There have been countless decisions involved in this latest project: renovating another apartment here at Parkside Plaza, and leaving the home that Janet and I have shared for the past seven years. But no decisions have been so gut wrenching as what to do with some of the built-in features by our friend Marcus Sims, visionary founder of Treincarnation.
No corner of the new space could harbor the floating desk, made of urban harvest walnut, and there is no transition where the mulberry arch could meaningfully fit, or a narrow cherry bookcase specially made for a void behind the surface of the kitchen wall.
By the same token, removing these remarkable features piecemeal from this space diminishes what had evolved as an organic whole. In many ways, I wanted to leave everything, including the wine tree and the chandelier–pieces that were collaborations with metal artist Patrick Sells.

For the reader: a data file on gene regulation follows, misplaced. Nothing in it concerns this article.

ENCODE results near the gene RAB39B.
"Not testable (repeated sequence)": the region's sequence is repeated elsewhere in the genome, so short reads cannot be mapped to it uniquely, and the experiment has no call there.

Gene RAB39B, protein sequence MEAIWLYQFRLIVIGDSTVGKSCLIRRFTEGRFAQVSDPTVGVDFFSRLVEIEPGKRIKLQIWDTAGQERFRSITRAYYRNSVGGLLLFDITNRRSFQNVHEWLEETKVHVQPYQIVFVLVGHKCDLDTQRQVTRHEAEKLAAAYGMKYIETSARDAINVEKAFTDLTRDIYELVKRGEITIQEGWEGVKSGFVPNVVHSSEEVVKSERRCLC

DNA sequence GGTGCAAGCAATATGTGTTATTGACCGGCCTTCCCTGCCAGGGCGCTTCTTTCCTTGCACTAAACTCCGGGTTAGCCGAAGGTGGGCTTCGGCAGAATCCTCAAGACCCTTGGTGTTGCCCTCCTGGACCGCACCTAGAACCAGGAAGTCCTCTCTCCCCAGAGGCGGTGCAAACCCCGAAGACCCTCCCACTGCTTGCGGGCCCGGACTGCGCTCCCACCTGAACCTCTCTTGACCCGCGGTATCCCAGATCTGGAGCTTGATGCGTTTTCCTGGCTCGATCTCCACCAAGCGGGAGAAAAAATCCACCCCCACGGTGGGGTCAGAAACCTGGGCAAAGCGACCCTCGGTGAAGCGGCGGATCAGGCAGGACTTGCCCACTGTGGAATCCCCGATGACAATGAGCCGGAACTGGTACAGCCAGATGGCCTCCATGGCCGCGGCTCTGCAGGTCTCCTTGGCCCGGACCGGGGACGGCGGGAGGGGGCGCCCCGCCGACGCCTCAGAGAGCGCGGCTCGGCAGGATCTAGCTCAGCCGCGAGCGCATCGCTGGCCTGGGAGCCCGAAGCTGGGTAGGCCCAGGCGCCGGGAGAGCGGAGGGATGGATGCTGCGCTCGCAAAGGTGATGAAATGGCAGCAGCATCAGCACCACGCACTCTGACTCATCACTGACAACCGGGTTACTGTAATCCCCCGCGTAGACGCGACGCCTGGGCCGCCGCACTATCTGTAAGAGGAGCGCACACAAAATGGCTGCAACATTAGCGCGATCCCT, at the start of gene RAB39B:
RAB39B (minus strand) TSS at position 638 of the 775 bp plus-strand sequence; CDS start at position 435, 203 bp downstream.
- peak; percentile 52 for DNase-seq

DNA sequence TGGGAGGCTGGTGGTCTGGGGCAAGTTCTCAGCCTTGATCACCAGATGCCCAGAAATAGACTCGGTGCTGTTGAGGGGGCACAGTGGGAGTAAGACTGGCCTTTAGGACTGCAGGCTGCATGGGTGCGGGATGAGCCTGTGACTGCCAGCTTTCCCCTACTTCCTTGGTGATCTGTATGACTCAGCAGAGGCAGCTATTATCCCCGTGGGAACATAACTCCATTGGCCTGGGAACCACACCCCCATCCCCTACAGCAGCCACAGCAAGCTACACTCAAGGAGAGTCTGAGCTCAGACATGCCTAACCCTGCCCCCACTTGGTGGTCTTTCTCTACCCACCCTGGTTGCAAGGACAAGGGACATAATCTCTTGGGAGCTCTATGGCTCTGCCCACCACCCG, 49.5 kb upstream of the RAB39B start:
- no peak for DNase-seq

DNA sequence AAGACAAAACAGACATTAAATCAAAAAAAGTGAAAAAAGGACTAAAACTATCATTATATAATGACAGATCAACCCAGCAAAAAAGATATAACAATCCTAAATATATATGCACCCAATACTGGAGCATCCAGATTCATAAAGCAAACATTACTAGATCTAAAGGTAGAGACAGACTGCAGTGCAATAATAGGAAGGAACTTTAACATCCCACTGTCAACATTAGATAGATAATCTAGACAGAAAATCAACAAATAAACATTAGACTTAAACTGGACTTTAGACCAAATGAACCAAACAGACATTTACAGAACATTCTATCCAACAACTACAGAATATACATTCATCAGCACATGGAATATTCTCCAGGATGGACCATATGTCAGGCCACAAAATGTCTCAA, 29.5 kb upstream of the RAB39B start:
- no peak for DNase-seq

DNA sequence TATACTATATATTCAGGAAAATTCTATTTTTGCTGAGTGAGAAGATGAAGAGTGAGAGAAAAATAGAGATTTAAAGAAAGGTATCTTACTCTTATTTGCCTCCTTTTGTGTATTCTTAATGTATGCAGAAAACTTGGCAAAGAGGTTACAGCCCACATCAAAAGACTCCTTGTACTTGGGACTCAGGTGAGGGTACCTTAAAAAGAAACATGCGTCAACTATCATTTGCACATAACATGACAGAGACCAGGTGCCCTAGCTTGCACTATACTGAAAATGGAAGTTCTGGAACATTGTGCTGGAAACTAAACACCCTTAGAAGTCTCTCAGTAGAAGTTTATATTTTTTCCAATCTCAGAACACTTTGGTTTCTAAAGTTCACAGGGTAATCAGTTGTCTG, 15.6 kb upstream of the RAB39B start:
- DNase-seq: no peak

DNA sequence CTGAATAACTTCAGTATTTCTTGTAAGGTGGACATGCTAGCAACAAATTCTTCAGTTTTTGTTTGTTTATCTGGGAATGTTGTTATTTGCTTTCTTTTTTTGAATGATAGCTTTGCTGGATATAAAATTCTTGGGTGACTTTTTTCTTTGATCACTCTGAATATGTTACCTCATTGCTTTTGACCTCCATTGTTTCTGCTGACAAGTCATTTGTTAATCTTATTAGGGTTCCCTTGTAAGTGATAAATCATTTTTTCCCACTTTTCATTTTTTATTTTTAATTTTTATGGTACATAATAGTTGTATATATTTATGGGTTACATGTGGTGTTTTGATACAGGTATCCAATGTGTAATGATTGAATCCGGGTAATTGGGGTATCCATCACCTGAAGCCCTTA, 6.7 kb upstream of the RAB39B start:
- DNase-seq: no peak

Further, it raises the question of whether some new occupant will appreciate the artistry, or will rip the stuff out and sell it or discard it. Outside of their context, these pieces lose a great deal of their meaning.
The bigger issue behind all this is our attachment to our possessions. In most respects, I am content to have had a hand in creating these pieces. On the other hand, these works are imbued with their own spirit, the spirit of their maker; more than just tokens of friendship and fellowship–they are like his living, breathing manifestations.
See more of Marcus’s work at http://www.treincarnation.com/, and more of his story at http://www.washingtonpost.com/realestate/abandoned-tree-trunks-branches-turned-into-countertops-mantels/2013/08/07/b97b3e5a-f3c3-11e2-a2f1-a7acf9bd5d3a_story.html